Peter Farrelly flexes his directorial muscles by taking on a serious topic in Green Book. Along with his brother Bobby, the Farrelly Brothers are known for some of the 90’s best comedies in Dumb and Dumber, Kingpin and There’s Something About Mary. Here, he takes the directorial credit alone, dealing with uncomfortable questions about race and giving us a peek at the Jim Crow South. While these topics are dealt with the respect one would expect, Farrelly saturates the film with a lightness that permeates a magnificent joy throughout.
Based on a true story, Frank “Tony Lip” Vallelonga (Viggo Mortensen) is a bouncer in New York City who finds himself looking for work. He lands an interview with the famous pianist Doctor Don Shirley (Mahershala Ali) who is looking for a driver to accompany him on his tour of the Deep South. As an African American, Don is naturally concerned for his wellbeing and needs a driver who can handle both himself and others should it come to it. Unfortunately Tony isn’t the most tolerant of people himself and has his own prejudices that he’ll be confronted with on the journey.
Green Book is a buddy movie, and a funny one at that. It’s hardly a laugh fest but its light hearted humour allows for pleasant viewing. Not that it makes light of its subject matter, instead the tone of the movie ensures that the themes are accessible and enlightening. There may be a simplistic interpretation of racial issues however, at the core its values are blunt – don’t treat people with disrespect and scorn just because their skin colour is different from yours. It doesn’t pack a brute punch in the way 12 Years a Slave or BlackKklansman do and neither does it try to be these films. Its message is easy to digest and is conveyed through an entertaining and optimistic story. That’s not to say it’s not powerful, Ali plays the part with aloofness and pride. He knows he’s of better stock than Tony but he knows his peers won’t give him the same respect they would a white man. In one scene he yells at Tony, “So if I’m not black enough, and I am not white enough, then tell me… what am I!?” It’s a rare moment of weakness and exposes how vulnerable Shirley feels in yet another outstanding performance by Ali.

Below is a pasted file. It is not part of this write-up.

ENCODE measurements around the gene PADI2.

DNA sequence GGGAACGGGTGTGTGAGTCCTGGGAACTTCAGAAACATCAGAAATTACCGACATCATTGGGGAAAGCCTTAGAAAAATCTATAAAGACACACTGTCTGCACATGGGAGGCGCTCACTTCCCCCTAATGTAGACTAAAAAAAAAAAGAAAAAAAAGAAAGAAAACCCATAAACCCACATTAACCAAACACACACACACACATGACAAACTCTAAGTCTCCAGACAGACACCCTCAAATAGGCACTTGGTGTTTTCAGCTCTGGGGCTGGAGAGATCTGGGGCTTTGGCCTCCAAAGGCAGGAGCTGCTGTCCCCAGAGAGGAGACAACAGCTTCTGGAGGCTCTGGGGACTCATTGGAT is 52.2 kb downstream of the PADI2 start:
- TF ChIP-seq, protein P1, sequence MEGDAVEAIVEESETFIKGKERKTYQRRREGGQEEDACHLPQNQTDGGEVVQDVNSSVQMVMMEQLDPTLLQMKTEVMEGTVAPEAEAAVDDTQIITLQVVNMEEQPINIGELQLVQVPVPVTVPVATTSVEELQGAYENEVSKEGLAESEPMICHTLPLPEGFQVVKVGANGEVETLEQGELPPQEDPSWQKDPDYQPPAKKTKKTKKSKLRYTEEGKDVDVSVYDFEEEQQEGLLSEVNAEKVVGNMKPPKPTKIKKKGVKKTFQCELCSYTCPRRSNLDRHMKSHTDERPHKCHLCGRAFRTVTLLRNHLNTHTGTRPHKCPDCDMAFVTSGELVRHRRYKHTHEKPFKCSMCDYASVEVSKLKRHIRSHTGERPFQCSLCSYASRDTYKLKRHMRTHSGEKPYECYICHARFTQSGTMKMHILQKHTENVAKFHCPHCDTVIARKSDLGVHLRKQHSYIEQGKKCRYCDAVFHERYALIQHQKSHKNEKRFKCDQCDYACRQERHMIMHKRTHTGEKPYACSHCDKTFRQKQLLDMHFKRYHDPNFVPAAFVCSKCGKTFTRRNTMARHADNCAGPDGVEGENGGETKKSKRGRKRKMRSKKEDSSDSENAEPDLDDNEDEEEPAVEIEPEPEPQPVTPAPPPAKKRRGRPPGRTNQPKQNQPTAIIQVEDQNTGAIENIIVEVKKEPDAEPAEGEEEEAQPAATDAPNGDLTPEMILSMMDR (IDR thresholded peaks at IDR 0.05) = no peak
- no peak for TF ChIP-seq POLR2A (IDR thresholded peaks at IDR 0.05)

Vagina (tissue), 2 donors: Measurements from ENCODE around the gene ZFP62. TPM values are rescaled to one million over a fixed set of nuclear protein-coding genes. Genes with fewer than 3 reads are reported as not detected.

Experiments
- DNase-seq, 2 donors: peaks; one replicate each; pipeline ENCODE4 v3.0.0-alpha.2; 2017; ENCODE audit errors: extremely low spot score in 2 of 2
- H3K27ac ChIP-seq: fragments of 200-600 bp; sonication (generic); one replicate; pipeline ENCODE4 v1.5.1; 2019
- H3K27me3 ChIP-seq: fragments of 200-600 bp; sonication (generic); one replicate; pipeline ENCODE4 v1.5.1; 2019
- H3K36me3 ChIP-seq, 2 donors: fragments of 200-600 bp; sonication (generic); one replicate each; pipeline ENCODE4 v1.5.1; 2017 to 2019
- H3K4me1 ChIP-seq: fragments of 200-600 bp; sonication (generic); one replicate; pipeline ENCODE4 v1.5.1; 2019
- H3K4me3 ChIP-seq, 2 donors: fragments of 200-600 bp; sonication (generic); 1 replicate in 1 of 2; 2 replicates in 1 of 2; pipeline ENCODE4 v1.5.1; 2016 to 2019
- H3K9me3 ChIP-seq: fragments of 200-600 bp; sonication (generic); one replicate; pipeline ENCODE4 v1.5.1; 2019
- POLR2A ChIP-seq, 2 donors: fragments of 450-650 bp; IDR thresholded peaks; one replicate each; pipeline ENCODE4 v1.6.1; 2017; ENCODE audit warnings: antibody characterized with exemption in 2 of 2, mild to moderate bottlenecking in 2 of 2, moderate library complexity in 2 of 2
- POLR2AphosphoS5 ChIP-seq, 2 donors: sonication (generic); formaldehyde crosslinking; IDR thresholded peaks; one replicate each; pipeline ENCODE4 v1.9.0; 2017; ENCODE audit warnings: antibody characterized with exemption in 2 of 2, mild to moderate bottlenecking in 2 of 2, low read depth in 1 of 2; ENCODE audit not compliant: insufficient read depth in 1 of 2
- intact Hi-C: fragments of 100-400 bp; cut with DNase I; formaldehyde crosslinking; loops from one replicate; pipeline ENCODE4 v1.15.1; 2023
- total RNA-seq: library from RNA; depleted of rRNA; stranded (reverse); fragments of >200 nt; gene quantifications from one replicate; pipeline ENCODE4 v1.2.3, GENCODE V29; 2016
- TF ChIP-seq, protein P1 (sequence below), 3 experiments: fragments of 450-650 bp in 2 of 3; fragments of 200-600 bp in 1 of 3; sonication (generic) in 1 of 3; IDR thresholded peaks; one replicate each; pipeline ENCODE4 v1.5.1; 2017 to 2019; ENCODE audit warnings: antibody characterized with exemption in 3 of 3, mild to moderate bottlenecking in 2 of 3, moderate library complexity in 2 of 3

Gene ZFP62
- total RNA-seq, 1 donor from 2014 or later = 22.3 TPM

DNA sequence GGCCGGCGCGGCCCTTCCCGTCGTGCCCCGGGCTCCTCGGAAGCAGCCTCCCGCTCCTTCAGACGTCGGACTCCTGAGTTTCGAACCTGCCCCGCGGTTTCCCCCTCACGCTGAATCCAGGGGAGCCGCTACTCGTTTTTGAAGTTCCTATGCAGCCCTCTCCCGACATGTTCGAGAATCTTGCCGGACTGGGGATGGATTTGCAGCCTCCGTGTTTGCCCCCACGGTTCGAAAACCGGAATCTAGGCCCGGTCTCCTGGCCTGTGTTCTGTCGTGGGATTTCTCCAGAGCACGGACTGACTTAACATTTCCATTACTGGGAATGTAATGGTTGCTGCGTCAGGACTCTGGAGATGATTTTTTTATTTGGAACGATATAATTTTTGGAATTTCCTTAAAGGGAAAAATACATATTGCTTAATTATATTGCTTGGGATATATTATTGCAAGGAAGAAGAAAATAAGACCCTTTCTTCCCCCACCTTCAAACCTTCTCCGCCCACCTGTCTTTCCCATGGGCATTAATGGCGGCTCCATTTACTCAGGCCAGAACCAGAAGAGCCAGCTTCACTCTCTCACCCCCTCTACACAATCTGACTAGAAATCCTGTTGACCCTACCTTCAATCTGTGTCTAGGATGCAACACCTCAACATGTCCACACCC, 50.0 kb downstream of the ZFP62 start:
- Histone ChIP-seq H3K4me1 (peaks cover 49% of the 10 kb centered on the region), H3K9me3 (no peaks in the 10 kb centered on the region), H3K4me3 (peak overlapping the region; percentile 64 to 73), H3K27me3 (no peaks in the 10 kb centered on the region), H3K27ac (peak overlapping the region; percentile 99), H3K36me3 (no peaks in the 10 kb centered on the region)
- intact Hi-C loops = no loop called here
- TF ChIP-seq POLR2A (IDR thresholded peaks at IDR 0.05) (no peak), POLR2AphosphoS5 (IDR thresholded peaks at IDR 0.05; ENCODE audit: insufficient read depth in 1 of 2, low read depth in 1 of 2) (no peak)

The movie’s biggest strength is in its casting. Ali and Mortensen have a wonderful chemistry and form a believable bond. Their friendship develops as both men realise they’ve misjudged the other as Tony is forced to witness how the world treats a black man while Don’s insistence in fitting in with a certain class of society exposes his desire to hide his true identity. Racial tropes are played with and at times reversed, although the film isn’t colour blind and confronts the harsh realities that people of colour have to deal with.
Written by Nick Vallelonga (Tony Lip’s son), Brian Hayes Currie and Farrelly, Green Book is predictable and formulaic yet unashamedly so. Nick’s contributions add an authenticity to proceedings, although events have been disputed by Shirley’s family. As a story it’s alluring and whether creative licence has been taken or not, it’s difficult not to smile at the super cheesy third act finale of sheer happiness.
Green Book is a fun and thought provoking road trip that will look at the sights without stopping for too long at each one. There’s a lot of depth to the story but it doesn’t ask you to dwell on the issues too long that you might leave the cinema upset, instead it wants to celebrate what good can come from horrible views. A film with lots of heart, the two leads devise an inspiring bond that is an utter pleasure to watch.
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